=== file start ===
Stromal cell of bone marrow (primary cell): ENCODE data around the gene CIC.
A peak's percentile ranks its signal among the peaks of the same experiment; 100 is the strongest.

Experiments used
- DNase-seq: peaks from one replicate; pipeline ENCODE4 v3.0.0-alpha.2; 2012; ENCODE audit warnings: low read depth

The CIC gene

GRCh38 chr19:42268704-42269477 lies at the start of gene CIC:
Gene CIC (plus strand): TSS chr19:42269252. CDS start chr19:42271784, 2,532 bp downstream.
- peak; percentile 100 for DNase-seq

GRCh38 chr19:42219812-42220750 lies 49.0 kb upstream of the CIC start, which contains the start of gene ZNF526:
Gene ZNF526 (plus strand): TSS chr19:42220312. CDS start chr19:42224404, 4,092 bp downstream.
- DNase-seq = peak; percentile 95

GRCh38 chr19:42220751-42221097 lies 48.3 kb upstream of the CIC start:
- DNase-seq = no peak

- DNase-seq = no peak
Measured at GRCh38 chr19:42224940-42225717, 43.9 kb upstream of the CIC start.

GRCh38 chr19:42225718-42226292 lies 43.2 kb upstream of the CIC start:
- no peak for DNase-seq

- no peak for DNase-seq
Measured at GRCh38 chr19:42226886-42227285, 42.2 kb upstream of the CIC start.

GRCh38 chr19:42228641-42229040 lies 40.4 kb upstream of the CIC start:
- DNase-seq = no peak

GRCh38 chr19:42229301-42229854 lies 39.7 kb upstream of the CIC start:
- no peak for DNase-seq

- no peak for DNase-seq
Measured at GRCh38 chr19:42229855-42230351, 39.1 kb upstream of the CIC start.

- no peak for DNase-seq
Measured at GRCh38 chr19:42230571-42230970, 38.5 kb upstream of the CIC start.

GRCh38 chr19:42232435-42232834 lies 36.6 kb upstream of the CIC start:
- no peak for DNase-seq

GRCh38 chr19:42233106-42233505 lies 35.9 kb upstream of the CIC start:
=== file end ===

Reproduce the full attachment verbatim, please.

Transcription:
Stromal cell of bone marrow (primary cell): ENCODE data around the gene CIC.
A peak's percentile ranks its signal among the peaks of the same experiment; 100 is the strongest.

Experiments used
- DNase-seq: peaks from one replicate; pipeline ENCODE4 v3.0.0-alpha.2; 2012; ENCODE audit warnings: low read depth

The CIC gene

GRCh38 chr19:42268704-42269477 lies at the start of gene CIC:
Gene CIC (plus strand): TSS chr19:42269252. CDS start chr19:42271784, 2,532 bp downstream.
- peak; percentile 100 for DNase-seq

GRCh38 chr19:42219812-42220750 lies 49.0 kb upstream of the CIC start, which contains the start of gene ZNF526:
Gene ZNF526 (plus strand): TSS chr19:42220312. CDS start chr19:42224404, 4,092 bp downstream.
- DNase-seq = peak; percentile 95

GRCh38 chr19:42220751-42221097 lies 48.3 kb upstream of the CIC start:
- DNase-seq = no peak

- DNase-seq = no peak
Measured at GRCh38 chr19:42224940-42225717, 43.9 kb upstream of the CIC start.

GRCh38 chr19:42225718-42226292 lies 43.2 kb upstream of the CIC start:
- no peak for DNase-seq

- no peak for DNase-seq
Measured at GRCh38 chr19:42226886-42227285, 42.2 kb upstream of the CIC start.

GRCh38 chr19:42228641-42229040 lies 40.4 kb upstream of the CIC start:
- DNase-seq = no peak

GRCh38 chr19:42229301-42229854 lies 39.7 kb upstream of the CIC start:
- no peak for DNase-seq

- no peak for DNase-seq
Measured at GRCh38 chr19:42229855-42230351, 39.1 kb upstream of the CIC start.

- no peak for DNase-seq
Measured at GRCh38 chr19:42230571-42230970, 38.5 kb upstream of the CIC start.

GRCh38 chr19:42232435-42232834 lies 36.6 kb upstream of the CIC start:
- no peak for DNase-seq

GRCh38 chr19:42233106-42233505 lies 35.9 kb upstream of the CIC start: